Buhari further said the Panel underscored that “transformative change can only truly be possible when all countries commit to acting together for the greater good of the larger part of humanity.”
He stated that the global community must take collective action to combat illicit outflows and establish financial integrity in all countries and regions.
“I am convinced that the idea of a Pact and or Convention would help us to halt the flow, trace, recover and return assets of illicit origins, as well as ensure that all funds recouped from the process are directed to finance the 2030 Agenda and accelerate the achievement of the Sustainable Development Goals.
“We note the Panel’s acknowledgment of the fact that the contemporary international tax system uses a taxing rights regime that is not suitable for the current era as it makes combating tax abuses, especially by multinational corporations, a genuine dilemma for most developing countries. The report has also exposed the systemic imbalance and institutional deficiencies in the global tax treaties and structure, particularly as it is anything but inclusive, and its normative foundation framed over a century ago, when most developing countries were yet to be politically independent. We believe that unless the peculiarities of developing countries are recognized and properly incorporated, the outcome of the ongoing exercise by the OECD would obstruct practical paths to development in most developing countries.
“We are gratified that the FACTI Panel has made recommendations that can lead us towards a fairer international tax regime as well as address the continuing advocacy for country-by-country reporting, open disclosure and automatic exchange of information on beneficial ownership and eliminate financial secrecy jurisdictions and tax havens that facilitate base erosion and profit shifting. It has also made proposals that can help us mitigate the detrimental effects of profit shifting, harmful tax competition (the so called “race to the bottom”), and the taxation of the digital economy. It is therefore incumbent on us, as United Nations member states, to do our part in addressing this scourge. This we can do by resolving to establish a legitimate and transparent global system of laws, norms, standards, and institutions that can be fairer to all as well as hold all those using the secrecy structures accountable for their abuses, as proposed by the Panel.
“We would like to affirm that implementing these recommendations would help us move from secrecy to transparency as well as address loopholes in existing processes and structures that undermine efforts towards the achievement of financial integrity for sustainable development. It will also help in addressing cross-border financial crimes in a manner that serves both the interests of justice and the global fight against bribery.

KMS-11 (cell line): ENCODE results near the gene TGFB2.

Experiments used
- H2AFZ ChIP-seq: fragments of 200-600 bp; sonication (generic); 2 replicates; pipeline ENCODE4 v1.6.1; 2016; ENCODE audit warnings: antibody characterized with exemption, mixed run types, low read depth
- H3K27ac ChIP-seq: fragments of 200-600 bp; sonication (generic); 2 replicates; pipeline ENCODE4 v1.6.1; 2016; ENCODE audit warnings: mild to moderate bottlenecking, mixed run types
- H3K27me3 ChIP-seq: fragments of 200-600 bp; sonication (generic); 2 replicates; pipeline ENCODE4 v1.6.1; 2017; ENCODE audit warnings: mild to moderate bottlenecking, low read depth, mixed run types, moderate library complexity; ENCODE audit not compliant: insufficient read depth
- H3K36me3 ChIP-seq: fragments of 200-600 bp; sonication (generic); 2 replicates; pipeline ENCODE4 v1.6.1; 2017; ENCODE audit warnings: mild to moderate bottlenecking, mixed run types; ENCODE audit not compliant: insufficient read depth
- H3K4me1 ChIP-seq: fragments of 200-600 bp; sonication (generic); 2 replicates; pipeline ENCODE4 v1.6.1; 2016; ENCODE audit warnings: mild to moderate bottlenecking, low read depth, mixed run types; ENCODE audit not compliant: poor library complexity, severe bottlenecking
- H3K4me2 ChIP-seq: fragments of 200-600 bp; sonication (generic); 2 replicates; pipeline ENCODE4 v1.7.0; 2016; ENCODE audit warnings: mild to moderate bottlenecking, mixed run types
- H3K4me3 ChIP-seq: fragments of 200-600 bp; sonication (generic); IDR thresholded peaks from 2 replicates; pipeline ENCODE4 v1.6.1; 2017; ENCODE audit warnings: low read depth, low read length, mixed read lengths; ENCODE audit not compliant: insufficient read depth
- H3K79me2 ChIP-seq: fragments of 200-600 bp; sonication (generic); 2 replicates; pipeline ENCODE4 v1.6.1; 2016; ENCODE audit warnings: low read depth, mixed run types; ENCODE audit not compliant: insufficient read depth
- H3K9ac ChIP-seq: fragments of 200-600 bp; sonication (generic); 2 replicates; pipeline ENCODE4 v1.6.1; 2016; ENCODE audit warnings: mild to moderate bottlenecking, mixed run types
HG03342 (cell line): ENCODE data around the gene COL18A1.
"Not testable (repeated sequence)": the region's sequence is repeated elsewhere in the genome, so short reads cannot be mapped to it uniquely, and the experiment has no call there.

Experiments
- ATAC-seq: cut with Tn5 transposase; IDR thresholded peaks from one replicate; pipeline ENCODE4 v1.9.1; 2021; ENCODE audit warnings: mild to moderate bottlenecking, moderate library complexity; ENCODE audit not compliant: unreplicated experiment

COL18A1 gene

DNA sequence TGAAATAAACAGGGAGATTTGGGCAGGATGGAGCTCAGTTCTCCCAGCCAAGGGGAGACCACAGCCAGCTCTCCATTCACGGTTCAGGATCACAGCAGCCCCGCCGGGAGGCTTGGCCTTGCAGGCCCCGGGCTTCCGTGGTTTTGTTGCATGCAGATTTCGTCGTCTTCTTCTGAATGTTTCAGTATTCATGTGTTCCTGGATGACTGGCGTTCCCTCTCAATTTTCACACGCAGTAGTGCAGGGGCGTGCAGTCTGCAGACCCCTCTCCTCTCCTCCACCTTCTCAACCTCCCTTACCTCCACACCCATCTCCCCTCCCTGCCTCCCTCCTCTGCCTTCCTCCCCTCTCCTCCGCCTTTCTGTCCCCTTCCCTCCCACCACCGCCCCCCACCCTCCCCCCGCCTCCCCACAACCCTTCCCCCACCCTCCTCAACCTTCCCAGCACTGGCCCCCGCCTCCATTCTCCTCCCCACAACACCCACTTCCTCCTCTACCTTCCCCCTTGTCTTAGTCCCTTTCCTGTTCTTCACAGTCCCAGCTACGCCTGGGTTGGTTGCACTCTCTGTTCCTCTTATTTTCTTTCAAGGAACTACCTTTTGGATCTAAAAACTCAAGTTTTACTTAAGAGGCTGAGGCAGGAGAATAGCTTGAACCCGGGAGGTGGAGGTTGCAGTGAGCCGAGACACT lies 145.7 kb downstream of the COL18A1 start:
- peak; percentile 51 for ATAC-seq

“We equally note that the report has proved us right that the existing asset recovery architectural processes remain extremely burdensome and lengthy for requesting countries. We are convinced that creating a multilateral mechanism that can assist countries in resolving difficulties on international asset recovery and return in a fair manner would assist in transparently exposing those involved in practices that facilitate illicit financial flows, as well as help in the timely retrieval of such proceeds, deter perpetrators, rebuild the confidence of the citizenry, and compensate for the damage caused by such crimes.
“Indeed, the Panel was right in its assertion that “not everything can be left to State-level enforcement”. It is Nigeria’s position that addressing illicit financial flows and enthroning a global culture of financial integrity entails a fundamental change in how we operate and that the private sector, civil society, trade unions and professional groups must work with governments at all levels. The private sector, in particular, should more effectively foster a culture of integrity by bringing the model of accountability into their internal operations. Professional bodies, including those for lawyers, accountants, auditors, and bankers should observe ethical professional standards and hold their members to account if they abet tax evasion and aggressive tax avoidance. We must mobilize all relevant stakeholders in this global effort to curtail the menace of IFFs.
“Let me conclude by commending the Panel for realizing its mandates. The ball is in on our courts as global leaders to implement the laudable recommendations contained in the FACTI report. The Government of Nigeria will cooperate with other member states in both advancing the content of the report and in letting State actors realize that their inaction in tackling the scourge affects the lives of millions of people all over the world and deprives governments of developing countries, the resources they require to achieve the 2030 Agenda for Sustainable Development,” Buhari stated.